On Wednesday evening, President Donald Trump announced he would deliver his State of the Union address once the partial government shutdown ends.

The development shows Trump ultimately succumbed to House Speaker Nancy Pelosis (D-Calif.) request to delay the speech until the shutdown is over or deliver it in writing, and thus marks a victory of sorts for Pelosi. The president had retaliated against Pelosi by abruptly canceling her planned trip to Afghanistan.

“As the Shutdown was going on, [Speaker] Nancy Pelosi asked me to give the State of the Union Address,” Trump tweeted late Wednesday night. “I agreed. She then changed her mind because of the Shutdown, suggesting a later date. This is her prerogative — I will do the Address when the Shutdown is over.”

The president added he was not seeking an “alternative venue” for the State of the Union speech — which had been scheduled for Tuesday (Jan. 29) — despite previous suggestions of this.


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Just hours before his announcement, Trump wrote a letter to Pelosi saying he would give his SOTU address as planned at the Capitol on Tuesday.

“Nancy Pelosi — or Nancy, as I call her — she doesn’t want to hear the truth,” Trump told reporters at the White House, calling Pelosi’s decision “a great, great horrible mark” for the country.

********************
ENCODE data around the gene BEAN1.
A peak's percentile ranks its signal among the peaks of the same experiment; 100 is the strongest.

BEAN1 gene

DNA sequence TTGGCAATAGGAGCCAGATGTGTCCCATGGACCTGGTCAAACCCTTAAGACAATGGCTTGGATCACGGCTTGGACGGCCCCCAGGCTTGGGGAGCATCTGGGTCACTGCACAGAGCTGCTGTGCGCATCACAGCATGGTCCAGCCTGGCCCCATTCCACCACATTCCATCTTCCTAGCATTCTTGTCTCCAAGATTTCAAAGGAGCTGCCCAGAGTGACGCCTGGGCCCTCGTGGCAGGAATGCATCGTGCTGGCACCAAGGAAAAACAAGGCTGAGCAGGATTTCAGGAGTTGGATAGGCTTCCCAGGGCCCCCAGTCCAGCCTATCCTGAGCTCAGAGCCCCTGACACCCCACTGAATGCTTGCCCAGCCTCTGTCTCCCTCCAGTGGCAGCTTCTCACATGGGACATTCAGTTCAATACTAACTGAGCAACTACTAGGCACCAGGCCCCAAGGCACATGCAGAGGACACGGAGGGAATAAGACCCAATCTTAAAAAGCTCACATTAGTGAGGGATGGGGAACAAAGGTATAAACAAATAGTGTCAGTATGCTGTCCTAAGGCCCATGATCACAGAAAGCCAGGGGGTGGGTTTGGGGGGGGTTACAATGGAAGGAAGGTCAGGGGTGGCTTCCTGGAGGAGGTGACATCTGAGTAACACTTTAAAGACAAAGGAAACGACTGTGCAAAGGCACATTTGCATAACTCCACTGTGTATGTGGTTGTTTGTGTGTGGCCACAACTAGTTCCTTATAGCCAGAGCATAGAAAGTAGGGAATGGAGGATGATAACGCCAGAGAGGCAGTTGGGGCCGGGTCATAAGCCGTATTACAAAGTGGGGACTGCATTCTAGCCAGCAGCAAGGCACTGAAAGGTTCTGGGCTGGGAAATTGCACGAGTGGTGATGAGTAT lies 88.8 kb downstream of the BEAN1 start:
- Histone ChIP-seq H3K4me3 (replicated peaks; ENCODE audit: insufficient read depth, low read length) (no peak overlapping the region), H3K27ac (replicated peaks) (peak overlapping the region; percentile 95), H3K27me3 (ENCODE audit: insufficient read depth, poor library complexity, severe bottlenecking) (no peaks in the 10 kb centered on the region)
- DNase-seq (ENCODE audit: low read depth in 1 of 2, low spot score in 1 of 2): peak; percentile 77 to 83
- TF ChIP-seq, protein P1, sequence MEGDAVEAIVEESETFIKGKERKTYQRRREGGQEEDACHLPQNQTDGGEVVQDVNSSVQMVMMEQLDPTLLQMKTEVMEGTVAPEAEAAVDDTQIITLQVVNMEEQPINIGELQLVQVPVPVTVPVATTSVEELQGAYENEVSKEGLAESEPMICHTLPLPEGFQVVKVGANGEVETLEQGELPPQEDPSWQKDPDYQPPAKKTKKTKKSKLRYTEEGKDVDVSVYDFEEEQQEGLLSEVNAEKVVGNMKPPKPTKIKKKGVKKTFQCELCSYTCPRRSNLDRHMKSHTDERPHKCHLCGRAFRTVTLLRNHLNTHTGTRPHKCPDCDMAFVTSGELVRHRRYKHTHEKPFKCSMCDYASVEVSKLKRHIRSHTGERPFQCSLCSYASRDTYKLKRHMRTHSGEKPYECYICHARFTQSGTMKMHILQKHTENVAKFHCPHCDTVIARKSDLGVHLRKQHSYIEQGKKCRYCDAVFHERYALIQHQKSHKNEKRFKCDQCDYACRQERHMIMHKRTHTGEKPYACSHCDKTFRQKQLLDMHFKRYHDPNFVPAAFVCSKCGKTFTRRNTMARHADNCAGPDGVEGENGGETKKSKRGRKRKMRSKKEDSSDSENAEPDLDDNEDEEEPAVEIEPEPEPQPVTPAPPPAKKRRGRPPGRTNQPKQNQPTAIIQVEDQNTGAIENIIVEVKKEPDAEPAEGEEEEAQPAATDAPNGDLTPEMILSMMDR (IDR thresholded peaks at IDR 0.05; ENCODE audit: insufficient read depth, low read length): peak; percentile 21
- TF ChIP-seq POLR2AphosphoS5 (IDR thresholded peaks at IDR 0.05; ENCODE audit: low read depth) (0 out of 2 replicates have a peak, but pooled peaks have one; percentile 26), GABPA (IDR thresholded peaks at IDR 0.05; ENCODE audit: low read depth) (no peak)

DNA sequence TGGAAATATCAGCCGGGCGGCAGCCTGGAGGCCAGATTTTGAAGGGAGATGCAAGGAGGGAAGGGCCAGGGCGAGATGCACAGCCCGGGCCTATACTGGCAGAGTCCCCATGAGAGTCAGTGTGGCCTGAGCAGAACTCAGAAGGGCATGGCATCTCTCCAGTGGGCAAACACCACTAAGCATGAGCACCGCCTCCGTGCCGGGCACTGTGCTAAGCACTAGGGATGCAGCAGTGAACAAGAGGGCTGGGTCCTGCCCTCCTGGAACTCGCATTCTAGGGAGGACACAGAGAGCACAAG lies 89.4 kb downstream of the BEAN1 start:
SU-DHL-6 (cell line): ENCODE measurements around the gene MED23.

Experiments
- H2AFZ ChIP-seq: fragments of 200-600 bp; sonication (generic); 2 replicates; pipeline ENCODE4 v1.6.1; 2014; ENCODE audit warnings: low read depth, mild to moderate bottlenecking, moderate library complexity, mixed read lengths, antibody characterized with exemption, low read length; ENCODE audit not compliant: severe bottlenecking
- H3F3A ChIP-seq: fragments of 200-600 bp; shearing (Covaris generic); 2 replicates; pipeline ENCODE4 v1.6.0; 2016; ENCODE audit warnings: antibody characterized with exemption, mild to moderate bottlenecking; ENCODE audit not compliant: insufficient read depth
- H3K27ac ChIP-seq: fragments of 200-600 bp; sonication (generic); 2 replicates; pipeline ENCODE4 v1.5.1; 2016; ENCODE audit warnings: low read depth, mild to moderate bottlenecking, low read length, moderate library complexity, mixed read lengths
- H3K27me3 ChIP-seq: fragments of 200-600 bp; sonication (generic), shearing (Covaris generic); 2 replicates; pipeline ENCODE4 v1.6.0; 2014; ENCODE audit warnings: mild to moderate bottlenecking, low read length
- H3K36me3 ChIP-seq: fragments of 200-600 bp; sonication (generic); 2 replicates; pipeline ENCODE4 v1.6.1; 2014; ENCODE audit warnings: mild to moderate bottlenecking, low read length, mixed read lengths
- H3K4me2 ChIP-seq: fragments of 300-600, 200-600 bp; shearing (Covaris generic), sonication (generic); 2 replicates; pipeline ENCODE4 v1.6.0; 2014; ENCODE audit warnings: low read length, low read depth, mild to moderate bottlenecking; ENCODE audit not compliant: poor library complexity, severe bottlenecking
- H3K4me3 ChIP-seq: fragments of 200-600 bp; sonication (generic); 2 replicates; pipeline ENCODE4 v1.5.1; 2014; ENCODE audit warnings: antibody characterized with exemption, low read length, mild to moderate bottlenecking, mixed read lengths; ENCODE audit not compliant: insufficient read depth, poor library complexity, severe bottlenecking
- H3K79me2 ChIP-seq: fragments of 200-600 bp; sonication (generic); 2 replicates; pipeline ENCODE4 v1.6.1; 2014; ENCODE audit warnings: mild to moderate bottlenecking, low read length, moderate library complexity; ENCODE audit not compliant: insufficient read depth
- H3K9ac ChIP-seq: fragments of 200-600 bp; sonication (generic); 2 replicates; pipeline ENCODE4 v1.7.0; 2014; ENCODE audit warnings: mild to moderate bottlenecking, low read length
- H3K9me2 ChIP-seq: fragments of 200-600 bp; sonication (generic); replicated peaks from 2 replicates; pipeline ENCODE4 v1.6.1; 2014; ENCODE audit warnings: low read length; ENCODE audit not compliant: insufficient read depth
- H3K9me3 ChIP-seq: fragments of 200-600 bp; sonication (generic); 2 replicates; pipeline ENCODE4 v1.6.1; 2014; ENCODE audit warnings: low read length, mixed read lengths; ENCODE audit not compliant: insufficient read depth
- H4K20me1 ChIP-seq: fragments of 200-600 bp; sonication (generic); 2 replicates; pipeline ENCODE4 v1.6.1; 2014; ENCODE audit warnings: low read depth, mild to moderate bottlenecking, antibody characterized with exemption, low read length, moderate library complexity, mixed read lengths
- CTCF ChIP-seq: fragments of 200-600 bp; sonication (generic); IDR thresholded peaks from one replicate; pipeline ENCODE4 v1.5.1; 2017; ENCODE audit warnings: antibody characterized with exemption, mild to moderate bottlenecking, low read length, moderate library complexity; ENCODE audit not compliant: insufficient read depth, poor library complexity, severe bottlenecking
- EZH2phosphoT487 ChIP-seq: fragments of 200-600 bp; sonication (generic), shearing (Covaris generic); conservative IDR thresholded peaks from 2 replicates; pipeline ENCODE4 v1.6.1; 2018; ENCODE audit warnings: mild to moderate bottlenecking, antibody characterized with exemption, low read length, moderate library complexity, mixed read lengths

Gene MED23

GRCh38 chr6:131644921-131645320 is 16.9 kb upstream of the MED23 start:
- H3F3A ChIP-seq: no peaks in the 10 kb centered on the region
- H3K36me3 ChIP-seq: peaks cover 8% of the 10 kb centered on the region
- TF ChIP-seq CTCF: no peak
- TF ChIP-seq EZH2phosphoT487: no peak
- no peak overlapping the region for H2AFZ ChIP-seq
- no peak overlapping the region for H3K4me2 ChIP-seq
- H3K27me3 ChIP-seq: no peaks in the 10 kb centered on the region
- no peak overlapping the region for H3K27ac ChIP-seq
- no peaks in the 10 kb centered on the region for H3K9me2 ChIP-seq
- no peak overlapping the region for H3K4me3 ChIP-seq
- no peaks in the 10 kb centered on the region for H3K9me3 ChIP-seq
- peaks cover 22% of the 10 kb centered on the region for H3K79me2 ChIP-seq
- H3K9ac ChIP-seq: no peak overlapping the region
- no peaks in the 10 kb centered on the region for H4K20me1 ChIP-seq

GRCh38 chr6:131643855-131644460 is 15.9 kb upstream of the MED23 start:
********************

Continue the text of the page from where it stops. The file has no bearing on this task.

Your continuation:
“I don’t believe it’s ever happened before. And it’s always good to be a part of history, but this is a very negative part of history,” he added.

The shutdown entered its 34th day on Thursday. Around 800,000 federal workers remain furloughed or without pay as the congressional stalemate over border wall funding and illegal immigration continues. Trump has demanded $5.7 billion for the steel barrier.

On Thursday, the Senate is set to vote on legislation to end the shutdown, although it is highly expected that the Republican-controlled upper chamber of Congress — led by Sen. Mitch McConnell (R-Ky.), the majority leader — will reject the Democratic-controlled House’s package yet again. Pelosi responded to Trump’s tweet Wednesday by saying she hoped he would support the House’s bill.


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